As we read about widespread adoption of robotics in materials handling, why in 2012 do we still see the manual movement of materials on the manufacturing floor?
When asked why manual labor is still used in material handling processes, the common response from manufacturers is that their process is too dynamic to use AGVs (automated guided vehicles) or traditional automation, so they have given up on automating transport processes. However, the full benefits of mechanization and lean operations are only realized when the automation loop has been closed and the islands of automation are robotically connected.
AGVs have been around since the 1950s so why aren't they more prevalent? Why won't AGVs fit the bill?
Cost, reliability and flexibility.
What is AMR technology and how does it differ from AGVs?
By definition, AMRs (autonomous mobile robots) promote lean manufacturing efficiency. The key distinction that defines AMRs is that all of the following four features are managed on the vehicular level:
Feature-based localization: AMR technology uses camera and laser based vision systems to “see” common features such as building and machinery, triangulating position based upon relative distances between these known monuments. Conventional AGV technology uses proprietary icons such as wires, tape, reflectors for its understanding of position.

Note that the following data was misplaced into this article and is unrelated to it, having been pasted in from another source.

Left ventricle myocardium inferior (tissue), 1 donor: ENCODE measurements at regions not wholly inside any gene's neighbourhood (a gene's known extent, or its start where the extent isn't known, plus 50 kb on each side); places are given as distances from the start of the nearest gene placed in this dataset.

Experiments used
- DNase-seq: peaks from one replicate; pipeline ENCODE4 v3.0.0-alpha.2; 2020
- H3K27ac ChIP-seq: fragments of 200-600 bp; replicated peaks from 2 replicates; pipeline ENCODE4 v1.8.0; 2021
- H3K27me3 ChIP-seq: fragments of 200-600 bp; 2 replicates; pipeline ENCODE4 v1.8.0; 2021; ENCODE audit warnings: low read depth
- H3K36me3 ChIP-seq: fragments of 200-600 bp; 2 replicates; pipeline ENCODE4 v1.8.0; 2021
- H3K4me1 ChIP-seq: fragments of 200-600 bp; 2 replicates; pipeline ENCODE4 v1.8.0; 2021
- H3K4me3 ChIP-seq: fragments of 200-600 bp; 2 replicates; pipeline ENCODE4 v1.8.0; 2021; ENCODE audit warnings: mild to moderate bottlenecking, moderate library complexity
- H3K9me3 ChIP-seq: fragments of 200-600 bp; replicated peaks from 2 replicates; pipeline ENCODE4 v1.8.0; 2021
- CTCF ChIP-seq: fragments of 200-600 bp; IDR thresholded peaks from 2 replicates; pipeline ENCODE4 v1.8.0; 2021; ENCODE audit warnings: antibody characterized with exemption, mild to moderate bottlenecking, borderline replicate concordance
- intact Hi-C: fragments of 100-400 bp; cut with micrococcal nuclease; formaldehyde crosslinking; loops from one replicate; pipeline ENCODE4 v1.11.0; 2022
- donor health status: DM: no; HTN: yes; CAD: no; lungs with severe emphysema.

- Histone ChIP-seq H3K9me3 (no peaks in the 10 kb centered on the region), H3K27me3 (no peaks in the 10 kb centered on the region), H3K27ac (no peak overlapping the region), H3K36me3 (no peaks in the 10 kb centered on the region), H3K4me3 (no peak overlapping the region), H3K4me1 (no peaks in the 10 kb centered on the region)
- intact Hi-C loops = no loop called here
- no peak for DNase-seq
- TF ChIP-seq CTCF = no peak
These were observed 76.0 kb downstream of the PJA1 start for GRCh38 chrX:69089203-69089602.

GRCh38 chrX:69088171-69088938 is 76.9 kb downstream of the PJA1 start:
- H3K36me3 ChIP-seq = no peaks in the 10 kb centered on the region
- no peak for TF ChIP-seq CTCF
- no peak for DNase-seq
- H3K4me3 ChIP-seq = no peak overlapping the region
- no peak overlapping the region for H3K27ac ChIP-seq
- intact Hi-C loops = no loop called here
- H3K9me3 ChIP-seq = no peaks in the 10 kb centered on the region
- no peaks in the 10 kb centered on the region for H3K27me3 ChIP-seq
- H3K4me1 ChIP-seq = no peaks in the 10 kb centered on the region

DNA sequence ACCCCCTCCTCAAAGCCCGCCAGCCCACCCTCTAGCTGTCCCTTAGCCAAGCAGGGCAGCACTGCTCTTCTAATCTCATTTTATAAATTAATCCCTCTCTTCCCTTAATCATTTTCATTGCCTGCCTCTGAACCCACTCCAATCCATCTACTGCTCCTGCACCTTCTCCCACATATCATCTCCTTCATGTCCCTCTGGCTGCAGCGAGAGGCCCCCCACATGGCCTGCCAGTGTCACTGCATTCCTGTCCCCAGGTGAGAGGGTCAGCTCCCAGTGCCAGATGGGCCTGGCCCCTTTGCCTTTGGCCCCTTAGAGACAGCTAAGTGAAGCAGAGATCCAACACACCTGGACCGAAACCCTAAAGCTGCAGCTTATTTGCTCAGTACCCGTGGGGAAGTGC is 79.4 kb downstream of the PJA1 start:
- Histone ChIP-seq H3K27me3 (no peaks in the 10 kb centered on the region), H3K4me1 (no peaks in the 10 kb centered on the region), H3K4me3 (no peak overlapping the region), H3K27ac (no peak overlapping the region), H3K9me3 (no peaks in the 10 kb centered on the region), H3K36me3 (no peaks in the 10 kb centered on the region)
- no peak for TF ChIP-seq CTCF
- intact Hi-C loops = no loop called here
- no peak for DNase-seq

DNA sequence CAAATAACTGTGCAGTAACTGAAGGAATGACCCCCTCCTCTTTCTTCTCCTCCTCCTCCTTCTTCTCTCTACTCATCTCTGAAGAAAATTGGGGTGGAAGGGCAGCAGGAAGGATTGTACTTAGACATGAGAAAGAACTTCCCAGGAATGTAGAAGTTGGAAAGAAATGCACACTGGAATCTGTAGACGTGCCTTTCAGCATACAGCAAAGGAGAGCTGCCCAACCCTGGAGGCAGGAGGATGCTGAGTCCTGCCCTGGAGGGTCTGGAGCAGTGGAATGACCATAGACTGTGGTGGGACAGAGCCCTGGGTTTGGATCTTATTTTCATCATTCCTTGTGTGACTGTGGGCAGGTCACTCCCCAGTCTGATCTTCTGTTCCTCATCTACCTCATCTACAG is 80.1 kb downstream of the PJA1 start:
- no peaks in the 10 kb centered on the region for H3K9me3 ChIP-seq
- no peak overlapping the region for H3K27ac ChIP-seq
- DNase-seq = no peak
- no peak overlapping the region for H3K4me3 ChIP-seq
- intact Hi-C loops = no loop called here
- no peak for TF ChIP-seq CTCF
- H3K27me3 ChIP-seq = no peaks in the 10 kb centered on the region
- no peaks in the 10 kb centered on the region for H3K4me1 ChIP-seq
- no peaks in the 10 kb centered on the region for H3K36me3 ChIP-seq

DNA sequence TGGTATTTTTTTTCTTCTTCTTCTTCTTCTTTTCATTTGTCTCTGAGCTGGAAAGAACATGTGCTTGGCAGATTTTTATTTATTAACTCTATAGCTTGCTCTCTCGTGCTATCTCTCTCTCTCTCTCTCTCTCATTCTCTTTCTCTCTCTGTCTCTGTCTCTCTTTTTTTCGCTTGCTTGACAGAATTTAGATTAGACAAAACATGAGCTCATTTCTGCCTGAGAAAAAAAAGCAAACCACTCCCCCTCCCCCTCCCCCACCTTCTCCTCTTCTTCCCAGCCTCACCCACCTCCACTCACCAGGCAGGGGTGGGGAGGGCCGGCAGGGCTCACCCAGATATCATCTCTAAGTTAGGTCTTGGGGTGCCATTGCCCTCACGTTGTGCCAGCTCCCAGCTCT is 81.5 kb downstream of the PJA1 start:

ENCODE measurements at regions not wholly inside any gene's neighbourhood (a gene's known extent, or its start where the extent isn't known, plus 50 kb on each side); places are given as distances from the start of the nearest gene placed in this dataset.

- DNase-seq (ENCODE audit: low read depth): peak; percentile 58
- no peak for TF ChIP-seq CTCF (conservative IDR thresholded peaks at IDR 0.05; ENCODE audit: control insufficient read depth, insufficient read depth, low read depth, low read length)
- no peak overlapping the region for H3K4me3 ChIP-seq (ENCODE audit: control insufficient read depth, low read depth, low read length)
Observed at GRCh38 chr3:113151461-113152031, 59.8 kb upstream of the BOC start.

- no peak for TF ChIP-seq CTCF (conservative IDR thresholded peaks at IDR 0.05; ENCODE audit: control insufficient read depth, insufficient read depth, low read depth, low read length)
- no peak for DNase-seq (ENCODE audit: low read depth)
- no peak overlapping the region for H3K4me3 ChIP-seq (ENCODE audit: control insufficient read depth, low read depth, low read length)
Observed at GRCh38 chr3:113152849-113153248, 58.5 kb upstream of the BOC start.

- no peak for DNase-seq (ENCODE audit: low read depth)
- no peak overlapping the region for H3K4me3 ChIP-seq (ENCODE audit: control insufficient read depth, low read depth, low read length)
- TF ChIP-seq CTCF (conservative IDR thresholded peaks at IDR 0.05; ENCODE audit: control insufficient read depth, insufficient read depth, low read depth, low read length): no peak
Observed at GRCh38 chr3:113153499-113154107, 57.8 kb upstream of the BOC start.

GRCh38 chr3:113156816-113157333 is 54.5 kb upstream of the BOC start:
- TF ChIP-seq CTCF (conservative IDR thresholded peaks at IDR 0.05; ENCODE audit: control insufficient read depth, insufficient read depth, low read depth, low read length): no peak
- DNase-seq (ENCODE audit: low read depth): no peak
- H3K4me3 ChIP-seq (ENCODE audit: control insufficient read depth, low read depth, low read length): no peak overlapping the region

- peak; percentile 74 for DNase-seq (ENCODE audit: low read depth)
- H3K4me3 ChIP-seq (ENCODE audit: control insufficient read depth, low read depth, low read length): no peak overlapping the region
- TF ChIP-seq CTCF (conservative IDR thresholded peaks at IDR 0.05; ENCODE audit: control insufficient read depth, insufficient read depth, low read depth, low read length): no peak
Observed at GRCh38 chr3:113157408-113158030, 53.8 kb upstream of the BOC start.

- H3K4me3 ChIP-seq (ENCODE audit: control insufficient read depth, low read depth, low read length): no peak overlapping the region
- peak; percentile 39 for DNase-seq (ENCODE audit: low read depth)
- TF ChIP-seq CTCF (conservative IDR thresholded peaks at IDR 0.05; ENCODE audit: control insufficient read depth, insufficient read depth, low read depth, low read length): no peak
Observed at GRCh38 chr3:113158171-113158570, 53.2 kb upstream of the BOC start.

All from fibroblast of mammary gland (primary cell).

Dynamic Path Planning: AMRs autonomously determine their destination.
Traffic management: AMRs cooperatively communicate within a fleet to coordinate movement and plan paths that proactively avoid traffic jams and ensure smooth flow.
Power charging: AMRs autonomously select the charge location and determine the amount and length of charge based upon their current availability.
AMRs are quite comfortable in chaotic manufacturing environments, adapting in real time as unexpected human and equipment obstacles are presented. In manufacturing environments, flexibility and adaptability is key, which makes AMR solutions ideal for random origin, random destination, and variable frequency transportation tasks.